Both letters point out that they're just looking for the ability to reveal specific numbers about orders received and user accounts impacted, but obviously not further information that might reveal the details of any investigations. Basically, they're asking for "just the metadata."
You may have spotted the irony, pointed out by Ashkan Soltani: Defenders of many of the government's surveillance programs have repeatedly trotted out the "just metadata" argument for why all of this surveillance is no problem, claiming that mere metadata doesn't reveal anything important. Yet, when it comes to their own metadata about their own surveillance programs, suddenly it will reveal all their secrets? (And I won't even get into the fact that only some of the surveillance programs are "just metadata").
So, which is it, feds? Is "just metadata" nothing too important, or does it reveal everything?
Tue, Jul 16th 2013 4:11pm
from the yup,-that-sounds-about-right dept
You know, at some point the kind of people that run online contests are going to have to blossom into the kind of people that know that 4chan exists. You see, the lively go-getters over at 4chan and Reddit really, really like messing with these kinds of contests, resulting in discomfort for some and hilarity for most. Serving as examples of this are the Time man of the year poll that resulted in a win for Kim Jong-Un, a Mountain Dew contest that resulted in more unfortunate names than I could shake a granny-orgasm-joke at, and a school for the deaf winning a live Taylor Swift concert. That the unintended results of these contests were then removed from consideration is unfortunate for anyone who likes this kind of thing, and that was typically only possible because there wasn't an adorably creepy face to put with these negations of contest results.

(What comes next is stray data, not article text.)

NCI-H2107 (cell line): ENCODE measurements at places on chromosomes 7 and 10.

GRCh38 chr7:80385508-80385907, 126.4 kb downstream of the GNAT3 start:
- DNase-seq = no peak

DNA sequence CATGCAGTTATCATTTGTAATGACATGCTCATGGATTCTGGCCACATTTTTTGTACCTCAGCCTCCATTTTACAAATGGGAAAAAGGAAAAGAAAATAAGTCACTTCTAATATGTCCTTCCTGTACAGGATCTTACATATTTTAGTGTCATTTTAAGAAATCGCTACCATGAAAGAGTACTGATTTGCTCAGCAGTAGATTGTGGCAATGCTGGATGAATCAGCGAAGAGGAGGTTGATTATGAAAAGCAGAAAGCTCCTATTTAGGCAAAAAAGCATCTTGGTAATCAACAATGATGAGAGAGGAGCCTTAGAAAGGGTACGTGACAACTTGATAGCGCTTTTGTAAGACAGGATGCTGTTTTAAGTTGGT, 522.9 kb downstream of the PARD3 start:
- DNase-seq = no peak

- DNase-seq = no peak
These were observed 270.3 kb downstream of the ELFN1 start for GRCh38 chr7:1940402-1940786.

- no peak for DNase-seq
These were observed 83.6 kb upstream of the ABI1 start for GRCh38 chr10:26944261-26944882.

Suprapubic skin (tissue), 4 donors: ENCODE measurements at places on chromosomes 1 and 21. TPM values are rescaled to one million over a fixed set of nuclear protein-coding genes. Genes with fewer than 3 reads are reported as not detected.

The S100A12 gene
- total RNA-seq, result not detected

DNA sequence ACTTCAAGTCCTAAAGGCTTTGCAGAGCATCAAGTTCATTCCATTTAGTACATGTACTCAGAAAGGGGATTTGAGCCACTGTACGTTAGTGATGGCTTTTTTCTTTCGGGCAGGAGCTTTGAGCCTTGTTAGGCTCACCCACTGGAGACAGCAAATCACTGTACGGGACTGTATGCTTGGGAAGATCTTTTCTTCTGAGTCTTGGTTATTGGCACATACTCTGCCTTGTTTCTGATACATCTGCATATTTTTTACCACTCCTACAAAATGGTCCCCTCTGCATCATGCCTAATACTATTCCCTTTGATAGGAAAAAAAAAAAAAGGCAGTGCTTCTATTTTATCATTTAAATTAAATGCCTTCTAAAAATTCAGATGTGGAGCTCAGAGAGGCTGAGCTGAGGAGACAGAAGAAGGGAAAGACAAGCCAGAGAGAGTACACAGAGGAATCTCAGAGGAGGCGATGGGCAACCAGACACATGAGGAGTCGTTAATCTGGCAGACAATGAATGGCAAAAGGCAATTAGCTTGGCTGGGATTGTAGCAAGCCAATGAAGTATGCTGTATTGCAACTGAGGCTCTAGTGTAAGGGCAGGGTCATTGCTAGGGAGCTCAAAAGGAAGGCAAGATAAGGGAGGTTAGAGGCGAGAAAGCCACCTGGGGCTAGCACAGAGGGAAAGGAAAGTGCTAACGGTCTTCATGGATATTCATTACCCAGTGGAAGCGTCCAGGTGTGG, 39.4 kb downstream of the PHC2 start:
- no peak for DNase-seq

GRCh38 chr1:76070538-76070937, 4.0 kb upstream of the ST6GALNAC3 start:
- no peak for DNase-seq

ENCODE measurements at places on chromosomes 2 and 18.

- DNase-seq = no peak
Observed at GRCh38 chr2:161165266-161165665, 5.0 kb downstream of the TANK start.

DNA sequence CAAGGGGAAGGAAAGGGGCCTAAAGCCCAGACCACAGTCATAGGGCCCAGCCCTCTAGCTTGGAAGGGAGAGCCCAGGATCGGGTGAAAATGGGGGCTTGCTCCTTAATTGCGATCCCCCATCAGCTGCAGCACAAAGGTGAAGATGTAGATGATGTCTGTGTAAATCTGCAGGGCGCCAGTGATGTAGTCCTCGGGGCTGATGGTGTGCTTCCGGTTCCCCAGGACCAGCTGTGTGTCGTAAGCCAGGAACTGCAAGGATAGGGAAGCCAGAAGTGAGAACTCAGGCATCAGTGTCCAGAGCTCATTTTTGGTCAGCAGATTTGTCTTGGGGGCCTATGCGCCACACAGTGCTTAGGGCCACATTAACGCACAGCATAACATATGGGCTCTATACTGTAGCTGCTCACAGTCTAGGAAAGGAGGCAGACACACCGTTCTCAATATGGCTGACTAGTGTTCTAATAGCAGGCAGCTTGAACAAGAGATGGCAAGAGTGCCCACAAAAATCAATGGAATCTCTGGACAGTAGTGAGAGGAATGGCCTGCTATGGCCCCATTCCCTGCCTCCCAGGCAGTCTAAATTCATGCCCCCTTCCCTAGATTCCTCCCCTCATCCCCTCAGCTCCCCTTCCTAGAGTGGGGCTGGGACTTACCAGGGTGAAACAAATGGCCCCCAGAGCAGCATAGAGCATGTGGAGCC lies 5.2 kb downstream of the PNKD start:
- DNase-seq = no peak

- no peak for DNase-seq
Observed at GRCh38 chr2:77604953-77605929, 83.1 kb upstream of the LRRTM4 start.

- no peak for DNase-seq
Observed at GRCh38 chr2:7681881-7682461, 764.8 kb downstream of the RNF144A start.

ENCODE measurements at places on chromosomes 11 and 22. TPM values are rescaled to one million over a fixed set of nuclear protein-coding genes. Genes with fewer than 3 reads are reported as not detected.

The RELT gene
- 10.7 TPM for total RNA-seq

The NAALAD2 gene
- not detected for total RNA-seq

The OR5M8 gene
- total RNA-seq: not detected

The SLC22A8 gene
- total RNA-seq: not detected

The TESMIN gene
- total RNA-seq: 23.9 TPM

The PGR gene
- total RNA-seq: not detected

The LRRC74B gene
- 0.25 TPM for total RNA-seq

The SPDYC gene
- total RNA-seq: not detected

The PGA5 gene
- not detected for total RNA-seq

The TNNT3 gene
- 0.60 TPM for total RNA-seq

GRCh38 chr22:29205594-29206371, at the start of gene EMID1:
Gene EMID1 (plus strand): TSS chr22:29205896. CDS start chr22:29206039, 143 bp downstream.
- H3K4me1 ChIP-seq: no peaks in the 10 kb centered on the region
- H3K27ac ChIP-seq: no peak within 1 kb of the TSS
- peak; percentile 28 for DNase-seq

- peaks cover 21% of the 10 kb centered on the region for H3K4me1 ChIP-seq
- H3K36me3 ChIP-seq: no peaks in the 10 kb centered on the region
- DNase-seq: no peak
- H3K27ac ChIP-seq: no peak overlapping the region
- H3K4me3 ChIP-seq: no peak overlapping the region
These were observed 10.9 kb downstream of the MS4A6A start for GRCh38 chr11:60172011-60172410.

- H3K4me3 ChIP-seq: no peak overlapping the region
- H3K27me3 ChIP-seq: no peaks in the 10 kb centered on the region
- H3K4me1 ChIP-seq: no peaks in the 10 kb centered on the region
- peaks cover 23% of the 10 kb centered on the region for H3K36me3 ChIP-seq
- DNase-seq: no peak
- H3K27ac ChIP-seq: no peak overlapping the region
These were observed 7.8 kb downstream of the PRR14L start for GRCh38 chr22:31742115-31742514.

But that isn't the case with one Boston radio station's online contest for a meet-and-greet with oft-target-of-the-internet Taylor Swift. As you might have guessed, this contest too has been hijacked by 4chan and Reddit, all in the name of sending a 39 year old creepster on a mission to sniff Swift's dead-head-cells.
It all started with a post on the infamous imageboard 4chan asking its anonymous users to help Charles "crush the dreams of these girls and give him a chance to make a complete ass of himself by blatantly just sniffing her hair with cameras rolling."Reddit picked up on the fun shortly afterwards, vaulting Chaz (he looks like a guy in need of a sweet nickname) into first place, where he remains as of this writing. Now, while the radio station explicitly stated that they can deny winners if they deem their winning tactics unworthy, this time they'll risk the backlash of overweight creepy guys that want to sniff Swift's hair, a demographic that I'm sure is on the rise as of the past several years. More importantly, there is a single face in the story now. Charles' mug is featured on the website, as terrifyingly tousled and bearded as you would imagine, and a no to him is every bit as heart-tugging as a no to a 13 year old girl. Okay, so maybe not every bit, but still, is the station going to slap that face down just because the internet loves him?